Waikato University Linguistics researchers are hoping to find out more about Māori words that are integrating with New Zealand English.
It's a pet project for senior linguistics lecturer Dr Andreea Calude who says she's fascinated by "this really young and new variety of English" that tells "an amazing story about the people".
She's recently been granted $300,000 from the government's Marsden Fund which supports research in Aotearoa.
"This topic is very important on a number of levels, one it is very important for us (Kiwis) as it is our language and our voice so it's what we identify with. It's part of who we are, so it tells us a story about us as a nation and as people. But on a bigger scale it's very important as it shows us how language has changed," Dr Calude says.
Increasingly Te Reo is being used by government organisations and the media and Dr Calude and her team are interested in why certain Māori loan-words, words that are borrowed from other languages, are catching on and being used in everyday English.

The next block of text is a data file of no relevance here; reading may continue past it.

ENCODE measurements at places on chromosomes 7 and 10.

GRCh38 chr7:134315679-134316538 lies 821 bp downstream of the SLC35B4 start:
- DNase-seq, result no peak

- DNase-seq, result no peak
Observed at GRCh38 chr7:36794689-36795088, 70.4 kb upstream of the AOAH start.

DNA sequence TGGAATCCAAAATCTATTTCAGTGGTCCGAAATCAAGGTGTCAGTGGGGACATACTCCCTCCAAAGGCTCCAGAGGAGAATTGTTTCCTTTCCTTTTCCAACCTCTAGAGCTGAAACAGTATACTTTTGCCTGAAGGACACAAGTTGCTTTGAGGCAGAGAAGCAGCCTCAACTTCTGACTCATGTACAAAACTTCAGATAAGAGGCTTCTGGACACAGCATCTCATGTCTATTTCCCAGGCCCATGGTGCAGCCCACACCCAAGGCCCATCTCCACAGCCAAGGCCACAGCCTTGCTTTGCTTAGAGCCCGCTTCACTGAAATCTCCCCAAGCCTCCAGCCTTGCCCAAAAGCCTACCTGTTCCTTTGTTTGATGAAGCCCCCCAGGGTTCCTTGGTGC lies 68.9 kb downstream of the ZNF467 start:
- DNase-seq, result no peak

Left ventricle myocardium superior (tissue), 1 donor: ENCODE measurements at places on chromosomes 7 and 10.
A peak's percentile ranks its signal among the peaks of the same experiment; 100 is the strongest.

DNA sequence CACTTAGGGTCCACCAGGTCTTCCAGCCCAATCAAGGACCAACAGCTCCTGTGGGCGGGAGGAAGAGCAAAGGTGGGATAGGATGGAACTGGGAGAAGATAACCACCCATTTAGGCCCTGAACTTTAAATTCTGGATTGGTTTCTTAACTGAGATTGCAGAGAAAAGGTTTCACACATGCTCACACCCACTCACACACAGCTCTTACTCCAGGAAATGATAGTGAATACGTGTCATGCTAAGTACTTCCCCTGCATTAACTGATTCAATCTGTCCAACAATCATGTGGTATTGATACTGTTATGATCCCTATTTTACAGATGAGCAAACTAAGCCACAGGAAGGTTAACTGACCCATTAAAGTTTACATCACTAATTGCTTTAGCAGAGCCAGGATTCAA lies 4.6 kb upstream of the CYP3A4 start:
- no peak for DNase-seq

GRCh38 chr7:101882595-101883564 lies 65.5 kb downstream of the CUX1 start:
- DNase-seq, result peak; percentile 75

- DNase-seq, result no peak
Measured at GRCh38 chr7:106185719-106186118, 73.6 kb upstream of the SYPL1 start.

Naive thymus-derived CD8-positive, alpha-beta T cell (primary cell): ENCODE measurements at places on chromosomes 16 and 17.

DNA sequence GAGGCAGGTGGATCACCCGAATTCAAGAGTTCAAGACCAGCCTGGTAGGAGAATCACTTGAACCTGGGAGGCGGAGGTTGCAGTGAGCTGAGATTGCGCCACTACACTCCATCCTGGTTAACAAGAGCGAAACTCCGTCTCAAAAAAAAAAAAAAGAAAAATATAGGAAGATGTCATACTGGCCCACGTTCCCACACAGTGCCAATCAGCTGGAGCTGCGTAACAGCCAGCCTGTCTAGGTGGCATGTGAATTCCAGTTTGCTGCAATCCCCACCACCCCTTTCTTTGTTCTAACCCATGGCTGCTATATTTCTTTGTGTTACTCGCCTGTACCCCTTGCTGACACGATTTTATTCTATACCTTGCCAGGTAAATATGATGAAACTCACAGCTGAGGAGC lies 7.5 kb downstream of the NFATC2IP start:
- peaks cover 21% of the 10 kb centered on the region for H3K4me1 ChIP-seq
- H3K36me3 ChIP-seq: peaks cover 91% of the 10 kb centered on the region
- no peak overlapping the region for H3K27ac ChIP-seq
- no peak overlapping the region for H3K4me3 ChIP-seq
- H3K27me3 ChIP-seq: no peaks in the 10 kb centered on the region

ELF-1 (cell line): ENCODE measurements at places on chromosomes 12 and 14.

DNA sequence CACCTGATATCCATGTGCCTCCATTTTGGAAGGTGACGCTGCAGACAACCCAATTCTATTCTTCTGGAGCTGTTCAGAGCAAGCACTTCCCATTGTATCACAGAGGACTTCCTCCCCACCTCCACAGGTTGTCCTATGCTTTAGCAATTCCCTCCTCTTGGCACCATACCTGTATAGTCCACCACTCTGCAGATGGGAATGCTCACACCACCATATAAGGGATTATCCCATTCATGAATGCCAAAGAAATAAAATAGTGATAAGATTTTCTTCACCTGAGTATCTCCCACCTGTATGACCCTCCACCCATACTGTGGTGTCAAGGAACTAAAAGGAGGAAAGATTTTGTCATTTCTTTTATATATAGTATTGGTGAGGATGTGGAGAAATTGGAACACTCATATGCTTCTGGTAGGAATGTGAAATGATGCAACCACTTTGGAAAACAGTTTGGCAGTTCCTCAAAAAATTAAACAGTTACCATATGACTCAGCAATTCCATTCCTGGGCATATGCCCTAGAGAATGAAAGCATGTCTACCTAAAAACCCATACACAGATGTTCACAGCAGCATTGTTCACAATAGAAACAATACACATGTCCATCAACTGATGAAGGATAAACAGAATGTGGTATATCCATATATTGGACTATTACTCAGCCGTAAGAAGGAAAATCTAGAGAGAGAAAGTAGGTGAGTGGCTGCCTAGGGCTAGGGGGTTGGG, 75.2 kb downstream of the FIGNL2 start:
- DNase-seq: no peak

Over the next three years she hopes to find out why some loan words are used more than others - and if media influences "what people do in their homes" and how the perception of Te Reo is changing over time.
Although the research funding doesn't start until March, summer Research Scholar Sally Harper has already started the "legwork" going through news articles and finding Māori words that are in use in the news.
Ms Harper says she's making connections with commonly used words and says Te Reo is more common in newspapers in northern parts of New Zealand.
But the observations don't stop there. "It's interesting to notice which words I intrinsically understand having grown up in New Zealand and don't need a translation for at all. So already my reaction to different Māori words is kind of indicative of which ones are used really frequently and which ones aren't," Ms Harper says.
Dr Calude says people subconsciously use Te Reo, and most people understand "more Te Reo than you would think."
Dr Hēmi Whaanga from Waikato University's Faculty of Māori and Indigenous Studies says the research is another way increasing people's understanding about the "mana of the language."
"It is just raising awareness of who we [Māori] are and there is no other language like this in the world."
Despite Te Reo being integrated in everyday conversations Mr Whaanga says that doesn't mean we should assume the language is preserved forever. "There is still work to do to ensure the language is there for future generations."